• View in gallery

    Simulated differences (SNO runs minus CTL runs) of LST (K) in JJA. The black (purple) dotted areas exceed the 95% (90%) confidence level based on the Student’s t test.

  • View in gallery

    Schematic of the process in which EEWS spring snowmelt affects NEA summer land surface warming.

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Influence of the Eurasian Spring Snowmelt on Summer Land Surface Warming over Northeast Asia and Its Associated Mechanism

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  • 1 a Key Laboratory of Meteorological Disaster, Ministry of Education/International Joint Research Laboratory of Climate and Environment Change/Collaborative Innovation Center on Forecast and Evaluation of Meteorological Disasters, Nanjing University of Information Science and Technology, Nanjing, China
  • | 2 b School of Atmospheric Sciences, Nanjing University of Information Science and Technology, Nanjing, China
  • | 3 c NUIST–University of Reading International Research Institute, Nanjing University of Information Science and Technology, Nanjing, China
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Abstract

Under the background of global warming, the Eurasian warming features evident spatial heterogeneity, and Northeast Asia (NEA) is one of the regions with the most significant summer warming. Based on reanalysis data and the CESM1.2.2 model, we investigated the possible impacts of spring Eurasian snowmelt on recent NEA summer warming and the relevant mechanisms. Results show that increased (decreased) spring snowmelt over eastern Europe to western Siberia (EEWS) is closely linked to NEA summer warming (cooling). Increased spring snowmelt can wet the soil, weakening surface sensible heating to the atmosphere and cooling the atmosphere. The persistent anomalous soil moisture and surface sensible heat induce geopotential height decrease over EEWS and strengthen the eastward-propagating wave train. Furthermore, positive geopotential height anomalies appear in downstream NEA in summer via the adjustment of the atmospheric circulation. Controlled by the anomalous high pressure system, the west part of NEA is affected by the southerly warm advection, while the east is affected by adiabatic warming induced by the dominant descending motion. Meanwhile, decreased cloud and increased incident solar radiation over NEA favor summer land surface warming. Model results suggest that CESM1.2.2 can basically reproduce the positive correlation between NEA summer land surface temperature and EEWS spring snowmelt. With the positive spring snowmelt forcing, the simulated positive soil moisture and negative sensible heat anomalies persist from spring to summer over EEWS. Consequently, negative geopotential height anomalies appear over the snowmelt region while positive anomalies occur around Lake Baikal, resulting in evident NEA land surface warming.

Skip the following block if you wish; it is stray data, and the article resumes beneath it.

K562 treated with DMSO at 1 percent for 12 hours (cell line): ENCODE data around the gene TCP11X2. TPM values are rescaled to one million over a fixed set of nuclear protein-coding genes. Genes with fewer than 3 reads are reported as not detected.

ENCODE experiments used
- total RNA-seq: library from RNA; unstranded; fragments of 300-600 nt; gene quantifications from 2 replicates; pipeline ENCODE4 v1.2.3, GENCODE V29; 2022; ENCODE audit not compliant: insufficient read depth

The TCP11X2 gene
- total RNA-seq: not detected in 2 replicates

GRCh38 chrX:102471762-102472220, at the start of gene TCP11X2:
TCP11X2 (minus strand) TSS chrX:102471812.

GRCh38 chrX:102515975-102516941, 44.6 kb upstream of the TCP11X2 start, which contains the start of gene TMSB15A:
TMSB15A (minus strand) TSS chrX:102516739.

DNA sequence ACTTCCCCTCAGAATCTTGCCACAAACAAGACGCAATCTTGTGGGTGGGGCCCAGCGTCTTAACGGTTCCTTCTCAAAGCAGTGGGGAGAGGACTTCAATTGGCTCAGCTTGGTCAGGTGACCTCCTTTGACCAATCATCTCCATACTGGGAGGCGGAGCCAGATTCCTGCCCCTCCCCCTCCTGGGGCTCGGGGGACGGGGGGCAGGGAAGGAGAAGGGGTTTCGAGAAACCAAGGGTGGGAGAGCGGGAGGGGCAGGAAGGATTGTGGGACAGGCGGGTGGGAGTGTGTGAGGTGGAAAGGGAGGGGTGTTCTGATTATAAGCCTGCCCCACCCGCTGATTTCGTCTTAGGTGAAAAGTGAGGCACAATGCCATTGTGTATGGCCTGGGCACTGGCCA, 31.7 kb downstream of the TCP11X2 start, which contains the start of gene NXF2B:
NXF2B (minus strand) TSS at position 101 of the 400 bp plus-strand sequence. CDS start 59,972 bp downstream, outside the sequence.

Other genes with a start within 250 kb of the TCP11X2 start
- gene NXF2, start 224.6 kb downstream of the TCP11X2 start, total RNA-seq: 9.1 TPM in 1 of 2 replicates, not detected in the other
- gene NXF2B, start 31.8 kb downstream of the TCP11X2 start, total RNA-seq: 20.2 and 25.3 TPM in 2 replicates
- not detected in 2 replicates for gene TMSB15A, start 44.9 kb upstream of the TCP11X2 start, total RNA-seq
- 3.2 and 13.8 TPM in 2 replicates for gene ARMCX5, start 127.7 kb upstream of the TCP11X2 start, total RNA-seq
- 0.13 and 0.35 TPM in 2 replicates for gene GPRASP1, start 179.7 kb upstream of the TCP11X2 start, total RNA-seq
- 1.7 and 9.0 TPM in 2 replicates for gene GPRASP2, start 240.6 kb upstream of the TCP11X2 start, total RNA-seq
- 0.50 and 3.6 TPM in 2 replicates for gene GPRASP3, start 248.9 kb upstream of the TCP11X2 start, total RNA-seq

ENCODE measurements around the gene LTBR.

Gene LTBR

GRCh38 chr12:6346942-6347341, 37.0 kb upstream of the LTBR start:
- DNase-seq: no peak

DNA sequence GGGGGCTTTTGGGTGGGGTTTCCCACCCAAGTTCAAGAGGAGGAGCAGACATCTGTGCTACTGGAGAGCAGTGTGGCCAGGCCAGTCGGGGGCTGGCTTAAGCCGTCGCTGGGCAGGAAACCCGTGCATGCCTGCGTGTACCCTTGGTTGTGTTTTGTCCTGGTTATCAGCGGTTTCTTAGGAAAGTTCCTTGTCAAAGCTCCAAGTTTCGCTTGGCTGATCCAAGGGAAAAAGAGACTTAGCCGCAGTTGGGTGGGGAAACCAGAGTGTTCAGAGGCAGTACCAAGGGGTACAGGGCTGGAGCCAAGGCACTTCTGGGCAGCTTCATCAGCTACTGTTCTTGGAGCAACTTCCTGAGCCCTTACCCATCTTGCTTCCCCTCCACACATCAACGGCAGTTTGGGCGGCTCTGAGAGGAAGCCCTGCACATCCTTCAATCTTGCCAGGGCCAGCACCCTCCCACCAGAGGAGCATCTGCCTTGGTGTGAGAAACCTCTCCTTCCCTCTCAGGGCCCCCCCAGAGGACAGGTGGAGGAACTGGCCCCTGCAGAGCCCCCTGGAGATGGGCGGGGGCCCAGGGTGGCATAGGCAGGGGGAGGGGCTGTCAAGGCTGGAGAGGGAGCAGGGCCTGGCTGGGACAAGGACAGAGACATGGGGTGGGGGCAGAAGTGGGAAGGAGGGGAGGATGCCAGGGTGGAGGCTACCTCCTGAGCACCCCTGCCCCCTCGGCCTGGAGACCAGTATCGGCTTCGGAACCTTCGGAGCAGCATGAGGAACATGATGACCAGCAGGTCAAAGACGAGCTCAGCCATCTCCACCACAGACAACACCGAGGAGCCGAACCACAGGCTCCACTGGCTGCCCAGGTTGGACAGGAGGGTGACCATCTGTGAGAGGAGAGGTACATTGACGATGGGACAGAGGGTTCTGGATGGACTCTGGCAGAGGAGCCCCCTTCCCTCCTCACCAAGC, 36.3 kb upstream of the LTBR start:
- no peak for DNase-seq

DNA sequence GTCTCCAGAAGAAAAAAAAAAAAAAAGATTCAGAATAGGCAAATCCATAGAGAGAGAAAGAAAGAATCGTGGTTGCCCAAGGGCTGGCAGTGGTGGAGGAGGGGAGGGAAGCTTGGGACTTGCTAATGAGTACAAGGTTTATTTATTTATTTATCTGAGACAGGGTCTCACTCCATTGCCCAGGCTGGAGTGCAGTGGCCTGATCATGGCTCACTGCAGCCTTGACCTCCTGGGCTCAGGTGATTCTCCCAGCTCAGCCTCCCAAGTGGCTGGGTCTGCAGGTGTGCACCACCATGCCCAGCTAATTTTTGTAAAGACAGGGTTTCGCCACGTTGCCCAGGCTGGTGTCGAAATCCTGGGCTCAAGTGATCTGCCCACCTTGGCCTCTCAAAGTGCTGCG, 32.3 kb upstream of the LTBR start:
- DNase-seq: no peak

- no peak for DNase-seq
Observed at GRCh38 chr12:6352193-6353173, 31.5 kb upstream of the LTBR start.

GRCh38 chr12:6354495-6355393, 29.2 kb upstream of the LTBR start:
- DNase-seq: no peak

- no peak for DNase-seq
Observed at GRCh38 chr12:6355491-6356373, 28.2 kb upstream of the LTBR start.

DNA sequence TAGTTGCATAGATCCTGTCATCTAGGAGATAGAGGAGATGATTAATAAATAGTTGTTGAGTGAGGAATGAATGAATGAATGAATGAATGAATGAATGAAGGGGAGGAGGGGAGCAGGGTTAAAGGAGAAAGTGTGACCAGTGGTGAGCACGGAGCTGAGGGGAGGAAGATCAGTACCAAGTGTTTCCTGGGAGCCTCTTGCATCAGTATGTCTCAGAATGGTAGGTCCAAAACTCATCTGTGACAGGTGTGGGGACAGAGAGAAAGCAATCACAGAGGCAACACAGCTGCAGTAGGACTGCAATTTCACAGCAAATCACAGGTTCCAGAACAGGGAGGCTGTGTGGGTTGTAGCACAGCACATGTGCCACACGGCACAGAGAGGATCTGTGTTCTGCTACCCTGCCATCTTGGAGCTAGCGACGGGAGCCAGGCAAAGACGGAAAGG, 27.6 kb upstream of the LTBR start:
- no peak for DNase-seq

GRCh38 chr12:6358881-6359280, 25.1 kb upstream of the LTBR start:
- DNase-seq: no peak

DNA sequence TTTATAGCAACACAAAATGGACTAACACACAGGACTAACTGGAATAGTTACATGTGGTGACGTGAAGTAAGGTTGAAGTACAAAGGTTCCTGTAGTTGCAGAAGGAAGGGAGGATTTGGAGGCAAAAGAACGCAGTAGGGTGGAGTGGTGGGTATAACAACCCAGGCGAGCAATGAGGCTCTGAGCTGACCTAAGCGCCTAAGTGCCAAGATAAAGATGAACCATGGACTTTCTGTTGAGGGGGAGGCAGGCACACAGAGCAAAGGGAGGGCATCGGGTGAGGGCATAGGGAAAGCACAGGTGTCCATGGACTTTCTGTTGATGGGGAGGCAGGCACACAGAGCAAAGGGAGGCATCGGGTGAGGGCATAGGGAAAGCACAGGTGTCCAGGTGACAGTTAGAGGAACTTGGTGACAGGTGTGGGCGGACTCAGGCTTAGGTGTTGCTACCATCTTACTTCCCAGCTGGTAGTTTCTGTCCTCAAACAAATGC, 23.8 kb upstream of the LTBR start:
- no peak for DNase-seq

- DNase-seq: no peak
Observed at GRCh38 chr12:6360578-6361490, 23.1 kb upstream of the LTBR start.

Denotes content that is immediately available upon publication as open access.